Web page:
While the scene was dominated by young white men, there were exceptions, including the Black female duo the Beach Bunnies and the late Bobby Porter, the huge-voiced frontman for bands including Thin White Line and Young Lust. And that’s not forgetting the all-female Barbed Wire Dolls and woman-fronted groups like Pleasure Heads and Thickhead Grin.

Some of the bands in “Had to Be There” lasted just months; others toured, recorded and even garnered college-radio airplay. Some got to open on Pittsburgh tour stops by nationally known acts like Hüsker Dü, Samhain and Henry Rollins. But in general, the scene they helped define was small, reliant in those pre-internet days on word of mouth, handmade posters, and tiny ads in local newspapers.

“You could fill the [Electric] Banana on certain nights, depending on the band,” said Bauer. “That included local bands, too. But if it was a touring band … probably 250, 300, could be squeezed into the Banana. Then there were also shows where there were two of us in the audience, four in the local opening band, which made six, and the poor touring band had four people in it!”


“Had to Be There” is organized by year. It includes a forward by scene stalwart Sam Matthews; a Q&A with Bauer by former longtime Alternative Press editor-in-chief Jason Pettigrew; and Pettigrew's handy appendix with brief histories of many key bands. It also reproduces a generous supply of vintage concert posters. Most modestly, in recognition of the size of Pittsburgh’s classic underground music scene, it also appends a list of some 120 contemporaneous acts of whom Bauer doesn’t have photos.

Erik Bauer.
Mind Cure Books
Erik Bauer as photographed circa 1984.

“Had to Be There” grew from Bauer’s relationship with Mike Seamans, owner of Wilkinsburg-based Mind Cure Records, which under previous ownership released records and cassettes by some of these bands. Seamans used some of Bauer’s photos for his reissues of early Mind Cure releases. The book took shape during the pandemic.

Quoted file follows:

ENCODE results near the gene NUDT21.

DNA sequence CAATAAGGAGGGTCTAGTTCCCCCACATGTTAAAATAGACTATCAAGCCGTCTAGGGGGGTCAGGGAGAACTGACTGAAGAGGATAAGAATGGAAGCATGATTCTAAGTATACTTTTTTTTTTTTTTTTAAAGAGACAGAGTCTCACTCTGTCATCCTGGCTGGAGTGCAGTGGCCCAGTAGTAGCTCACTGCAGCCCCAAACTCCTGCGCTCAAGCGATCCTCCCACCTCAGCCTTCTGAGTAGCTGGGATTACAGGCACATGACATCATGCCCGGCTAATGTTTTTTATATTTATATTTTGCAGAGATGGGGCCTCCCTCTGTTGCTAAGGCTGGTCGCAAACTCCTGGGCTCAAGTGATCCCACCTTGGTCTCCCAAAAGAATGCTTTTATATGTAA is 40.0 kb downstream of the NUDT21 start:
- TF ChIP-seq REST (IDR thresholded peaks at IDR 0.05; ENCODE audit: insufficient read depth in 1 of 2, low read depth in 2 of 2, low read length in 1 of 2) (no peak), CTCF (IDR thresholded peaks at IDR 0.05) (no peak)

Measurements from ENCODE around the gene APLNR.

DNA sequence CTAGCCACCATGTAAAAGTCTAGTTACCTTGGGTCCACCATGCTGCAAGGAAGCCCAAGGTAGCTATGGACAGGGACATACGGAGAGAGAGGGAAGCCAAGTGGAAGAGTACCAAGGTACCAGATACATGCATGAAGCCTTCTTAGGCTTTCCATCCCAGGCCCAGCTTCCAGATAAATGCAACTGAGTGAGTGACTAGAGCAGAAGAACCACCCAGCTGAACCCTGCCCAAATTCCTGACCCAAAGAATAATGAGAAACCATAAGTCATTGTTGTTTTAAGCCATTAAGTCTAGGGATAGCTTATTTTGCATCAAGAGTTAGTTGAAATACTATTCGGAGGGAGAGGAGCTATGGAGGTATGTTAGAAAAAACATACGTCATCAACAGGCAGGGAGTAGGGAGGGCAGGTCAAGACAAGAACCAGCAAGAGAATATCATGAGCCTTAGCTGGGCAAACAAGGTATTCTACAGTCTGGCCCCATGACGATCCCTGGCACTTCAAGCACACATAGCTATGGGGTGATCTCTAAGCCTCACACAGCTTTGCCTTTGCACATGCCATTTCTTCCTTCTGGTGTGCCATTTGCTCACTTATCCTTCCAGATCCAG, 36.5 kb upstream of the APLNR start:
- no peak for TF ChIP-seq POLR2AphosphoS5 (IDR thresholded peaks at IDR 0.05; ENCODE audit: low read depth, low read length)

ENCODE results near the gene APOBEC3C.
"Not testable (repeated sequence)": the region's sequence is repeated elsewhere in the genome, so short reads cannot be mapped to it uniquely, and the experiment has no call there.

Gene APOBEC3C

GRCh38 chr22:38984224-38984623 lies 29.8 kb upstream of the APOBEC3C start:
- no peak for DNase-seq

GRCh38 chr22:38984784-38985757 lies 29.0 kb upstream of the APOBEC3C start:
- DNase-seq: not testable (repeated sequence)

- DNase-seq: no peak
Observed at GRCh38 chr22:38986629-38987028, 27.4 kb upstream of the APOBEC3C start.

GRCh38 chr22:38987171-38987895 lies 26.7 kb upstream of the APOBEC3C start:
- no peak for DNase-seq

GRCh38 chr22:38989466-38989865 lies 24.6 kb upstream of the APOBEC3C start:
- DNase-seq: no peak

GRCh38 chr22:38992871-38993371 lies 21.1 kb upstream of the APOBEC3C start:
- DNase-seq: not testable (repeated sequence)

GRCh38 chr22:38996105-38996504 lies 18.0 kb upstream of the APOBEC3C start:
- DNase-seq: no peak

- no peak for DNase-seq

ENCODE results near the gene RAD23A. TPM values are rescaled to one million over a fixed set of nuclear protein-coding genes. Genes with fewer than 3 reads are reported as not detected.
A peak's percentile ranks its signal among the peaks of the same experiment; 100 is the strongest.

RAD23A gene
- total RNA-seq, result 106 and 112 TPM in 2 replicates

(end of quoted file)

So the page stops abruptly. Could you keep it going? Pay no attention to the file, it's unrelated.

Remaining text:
Seamans said “Had to Be There,” which had an initial press run of 500 copies, is selling well. Copies are available in-person at his shop, Fungus Books, at Bottom Feeder Books, and mail-order through Copacetic Comics and Get Hip Recordings. A second printing is planned.

Many of the book’s fans are surely scenesters from back in the day, like Cynics founder and guitarist Gregg Kostelich, who appears in several photos. “There’s a lot of cool stuff” in the book, said Kostelich, who also owns Get Hip. He added, “It’s a launching pad for more things to happen” in terms of celebrating the Pittsburgh scene.

Bauer said he’s been surprised by how many people are interested in the book — even people who weren’t “there” at the shows. “My sister has friends in their 30s who weren't there and wanted this book,” he said.

Bill is a long-time Pittsburgh-based journalist specializing in the arts and the environment. Previous to working at WESA, he spent 21 years at the weekly Pittsburgh City Paper, the last 14 as Arts & Entertainment editor. He is a graduate of Northwestern University's Medill School of Journalism and in 30-plus years as a journalist has freelanced for publications including In Pittsburgh, The Nation, E: The Environmental Magazine, American Theatre, and the Pittsburgh Post-Gazette. Bill has earned numerous Golden Quill awards from the Press Club of Western Pennsylvania. He lives in the neighborhood of Manchester, and he once milked a goat. Email: